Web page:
Campaign signs 2014: Judging criteria
Here are the criteria I use when judging 2014 campaign signs.
Thanks to those who sent in pictures of campaign signs for Eric Ebersole; I’m still looking for signs for other candidates mentioned in my previous post. I’ll soon start posting my opinions on signs I do have. In the meantime I wanted to recap some of my comments from last time on campaign signs and what I personally look for in judging them.
I should say up front that it’s not clear at all that campaign signs are actually effective in persuading to vote for one candidate rather than another. As a 2012 Slate article notes, some research has shown that non-specific campaign signs urging people to vote (though not for a particular candidate) can be effective, but that says nothing about candidate-specific signs. On the other hand, a Vanderbilt University study seems to indicate that signs can be effective in promoting candidates in races in which they are a large number of candidates and voters have little information about them. There are some political consultants who feel strongly that yard signs are a waste of money, and others who are happy to advise you on which types of signs are more effective.
In any case, I think campaign signs lend a festive air to election years, and from a purely aesthetic standpoint offer interesting examples of both good and bad graphic design. As a amateur design critic here’s what I personally look for in a campaign sign:
Legibility. Whatever other attributes a sign has, at a minimum it has to be readable. There’s nothing more frustrating than driving down a road at 30 or 40 miles per hour, seeing a small campaign sign, and not being able to figure out which candidate it’s for.
Information. Assuming that the primary purpose of a sign is to promote name recognition, then obviously it needs to include the candidate’s name (full name or just last name) and the office they’re seeking, Anything else—party affiliation, slogans, icons and images, candidate picture, etc.—is arguably superfluous.
Color. Some people have specific recommendations on sign colors. Others tend toward traditional colors, like the American flag colors red, white, and/or blue, or the Maryland flag colors black, red, white (silver), and yellow (gold). Many signs use other colors to good effect, and they get bonus points from me for doing that. My main comments here are that some color combinations (like red and blue) impair readability, and that using the Maryland flag colors in an effective way can be hard if you use more than two colors at a time.
Typography. Beyond being readable, I like to see sign typefaces that are clean, dynamic, elegant, and work well together (if multiple typefaces are being used) and in the context of the sign.
Other design elements. Some signs have additional graphic elements, for example stars, small flags, etc. I judge these on how well they work in the overall context of the sign: do they enhance the design, or detract from it?
To illustrate the above criteria, here are some examples of signs I liked from the 2010 campaigns (click on the images to see them full-size). Note that I didn’t get pictures of all 2010 signs, so don’t consider this a true “best of 2010” list.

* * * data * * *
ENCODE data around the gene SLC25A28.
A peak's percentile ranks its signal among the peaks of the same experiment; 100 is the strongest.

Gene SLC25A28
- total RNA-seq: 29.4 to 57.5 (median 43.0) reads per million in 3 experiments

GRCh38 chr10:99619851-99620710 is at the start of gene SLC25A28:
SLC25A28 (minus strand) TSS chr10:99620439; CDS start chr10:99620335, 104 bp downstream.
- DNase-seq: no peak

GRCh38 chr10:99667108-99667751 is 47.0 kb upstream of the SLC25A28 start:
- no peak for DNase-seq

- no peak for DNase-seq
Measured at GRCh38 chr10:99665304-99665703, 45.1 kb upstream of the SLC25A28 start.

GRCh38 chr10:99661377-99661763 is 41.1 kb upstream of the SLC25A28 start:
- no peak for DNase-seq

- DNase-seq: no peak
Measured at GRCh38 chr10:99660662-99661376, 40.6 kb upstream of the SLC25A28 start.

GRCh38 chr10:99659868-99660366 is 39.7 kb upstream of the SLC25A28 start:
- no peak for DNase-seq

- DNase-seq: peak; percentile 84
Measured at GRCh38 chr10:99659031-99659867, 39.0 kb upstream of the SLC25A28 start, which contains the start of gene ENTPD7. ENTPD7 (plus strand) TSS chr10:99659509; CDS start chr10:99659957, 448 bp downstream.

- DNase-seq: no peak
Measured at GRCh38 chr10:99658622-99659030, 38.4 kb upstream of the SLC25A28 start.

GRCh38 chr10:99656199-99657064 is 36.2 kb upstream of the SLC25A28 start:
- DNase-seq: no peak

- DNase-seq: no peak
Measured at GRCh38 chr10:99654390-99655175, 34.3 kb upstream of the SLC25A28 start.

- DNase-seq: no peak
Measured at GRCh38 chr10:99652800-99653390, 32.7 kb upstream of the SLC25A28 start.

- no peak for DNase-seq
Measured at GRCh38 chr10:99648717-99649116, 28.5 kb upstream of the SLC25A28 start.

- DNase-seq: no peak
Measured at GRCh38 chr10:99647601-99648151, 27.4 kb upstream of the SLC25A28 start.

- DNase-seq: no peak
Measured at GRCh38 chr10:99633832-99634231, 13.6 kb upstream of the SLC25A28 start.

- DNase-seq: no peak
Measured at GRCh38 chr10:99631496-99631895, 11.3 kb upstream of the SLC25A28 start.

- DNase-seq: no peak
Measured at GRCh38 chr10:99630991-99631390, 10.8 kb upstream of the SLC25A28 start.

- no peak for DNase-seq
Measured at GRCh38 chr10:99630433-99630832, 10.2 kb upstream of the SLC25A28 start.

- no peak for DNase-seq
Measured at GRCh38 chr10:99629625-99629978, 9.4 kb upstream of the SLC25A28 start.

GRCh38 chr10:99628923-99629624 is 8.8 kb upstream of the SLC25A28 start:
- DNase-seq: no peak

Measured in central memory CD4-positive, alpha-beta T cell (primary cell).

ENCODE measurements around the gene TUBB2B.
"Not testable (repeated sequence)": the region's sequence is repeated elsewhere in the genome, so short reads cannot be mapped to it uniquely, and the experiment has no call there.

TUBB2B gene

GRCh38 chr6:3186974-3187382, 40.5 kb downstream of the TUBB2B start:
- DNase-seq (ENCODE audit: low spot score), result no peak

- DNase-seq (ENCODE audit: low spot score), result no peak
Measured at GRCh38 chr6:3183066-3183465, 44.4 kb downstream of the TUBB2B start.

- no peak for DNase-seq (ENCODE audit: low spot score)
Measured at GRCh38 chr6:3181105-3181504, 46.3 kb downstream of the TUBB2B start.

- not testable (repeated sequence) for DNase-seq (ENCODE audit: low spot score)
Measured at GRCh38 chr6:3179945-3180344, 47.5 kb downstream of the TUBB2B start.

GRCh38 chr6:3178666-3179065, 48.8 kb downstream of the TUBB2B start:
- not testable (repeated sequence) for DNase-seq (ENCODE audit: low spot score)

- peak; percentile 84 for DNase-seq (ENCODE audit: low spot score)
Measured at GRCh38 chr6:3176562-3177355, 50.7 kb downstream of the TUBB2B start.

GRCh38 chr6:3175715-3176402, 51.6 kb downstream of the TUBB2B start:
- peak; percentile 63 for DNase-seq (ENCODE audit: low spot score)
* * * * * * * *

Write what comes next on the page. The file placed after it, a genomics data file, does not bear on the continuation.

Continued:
I thought this sign for Bob Ballinger was an excellent sign for a non-partisan Board of Education campaign. It gets the basics right in terms of legibility and conveying the essential information. The green background color and the typeface resemble chalk writing on a blackboard and thus highlight the theme of education in a nice subtle way that avoids the design clichés common in Board of Education signs (for example, apples).
Again, like all my favorite signs this sign for Byron Macfarlane (for Register of Wills) is quite readable and highlights the essential information. The blue background color is pleasing to the eye and not overbearing (as some darker blues can be), while the yellow element in the upper left-hand corner adds visual interest in a nice contrast of colors. The typeface is quite elegant and has an air of formality about it that is appropriate for a courthouse election, especially for a position involving estates and trusts—it’s reminiscent of a typeface that a bank or financial advisor might use.
I thought this sign for Gail Bates and Warren Miller (for the Maryland House of Delegates) did several things well: It did a good job of highlighting the “team” aspect of their campaign. It made excellent use of the traditional red, white, and blue colors, which with its implications of patriotism is a favorite color combination for many Republican candidates. The typeface is bold but still readable. Finally, the design element invoking the Maryland flag nicely filled in the overall design.
This was my overall favorite of the signs I saw in 2010: It was pared down to only the essential candidate information (last name and position sought, with “Howard County” implied rather than explicitly stated on the latter). The colors were nice and complemented each other well. The typeface was somewhat unconventional (i.e., not a over-used serif typeface like Times Roman or sans serif typeface like Helvetica) but was quite legible and conveyed a feeling of dynamism. Finally, the design element of a stalk of wheat enhanced the design and evoked the rural roots of Howard County.
That concludes the preliminaries. In my next post I’ll start looking at the 2014 signs; unlike last time I’ll do this race by race and (where possible and appropriate) pick an overall winner in each.